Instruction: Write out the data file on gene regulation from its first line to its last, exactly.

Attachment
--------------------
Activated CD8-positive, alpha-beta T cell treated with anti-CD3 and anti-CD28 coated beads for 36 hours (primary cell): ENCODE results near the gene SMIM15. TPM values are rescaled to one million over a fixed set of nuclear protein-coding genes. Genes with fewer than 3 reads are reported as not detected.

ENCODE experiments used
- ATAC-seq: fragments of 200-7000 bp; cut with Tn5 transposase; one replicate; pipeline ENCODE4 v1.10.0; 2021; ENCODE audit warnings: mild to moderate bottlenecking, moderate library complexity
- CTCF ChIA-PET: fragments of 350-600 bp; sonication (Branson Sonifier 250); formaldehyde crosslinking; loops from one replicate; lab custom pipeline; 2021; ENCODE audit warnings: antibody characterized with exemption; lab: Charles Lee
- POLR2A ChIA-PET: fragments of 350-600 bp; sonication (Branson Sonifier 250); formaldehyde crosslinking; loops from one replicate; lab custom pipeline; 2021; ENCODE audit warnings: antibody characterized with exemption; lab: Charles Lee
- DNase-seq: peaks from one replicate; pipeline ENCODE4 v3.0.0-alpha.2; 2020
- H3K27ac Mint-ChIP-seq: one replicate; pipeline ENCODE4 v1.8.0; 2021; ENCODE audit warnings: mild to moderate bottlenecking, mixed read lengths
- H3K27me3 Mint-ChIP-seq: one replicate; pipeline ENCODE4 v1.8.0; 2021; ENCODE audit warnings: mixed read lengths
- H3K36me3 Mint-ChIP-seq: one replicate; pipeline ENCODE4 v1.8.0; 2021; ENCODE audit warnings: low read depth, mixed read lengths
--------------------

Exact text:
Activated CD8-positive, alpha-beta T cell treated with anti-CD3 and anti-CD28 coated beads for 36 hours (primary cell): ENCODE results near the gene SMIM15. TPM values are rescaled to one million over a fixed set of nuclear protein-coding genes. Genes with fewer than 3 reads are reported as not detected.

ENCODE experiments used
- ATAC-seq: fragments of 200-7000 bp; cut with Tn5 transposase; one replicate; pipeline ENCODE4 v1.10.0; 2021; ENCODE audit warnings: mild to moderate bottlenecking, moderate library complexity
- CTCF ChIA-PET: fragments of 350-600 bp; sonication (Branson Sonifier 250); formaldehyde crosslinking; loops from one replicate; lab custom pipeline; 2021; ENCODE audit warnings: antibody characterized with exemption; lab: Charles Lee
- POLR2A ChIA-PET: fragments of 350-600 bp; sonication (Branson Sonifier 250); formaldehyde crosslinking; loops from one replicate; lab custom pipeline; 2021; ENCODE audit warnings: antibody characterized with exemption; lab: Charles Lee
- DNase-seq: peaks from one replicate; pipeline ENCODE4 v3.0.0-alpha.2; 2020
- H3K27ac Mint-ChIP-seq: one replicate; pipeline ENCODE4 v1.8.0; 2021; ENCODE audit warnings: mild to moderate bottlenecking, mixed read lengths
- H3K27me3 Mint-ChIP-seq: one replicate; pipeline ENCODE4 v1.8.0; 2021; ENCODE audit warnings: mixed read lengths
- H3K36me3 Mint-ChIP-seq: one replicate; pipeline ENCODE4 v1.8.0; 2021; ENCODE audit warnings: low read depth, mixed read lengths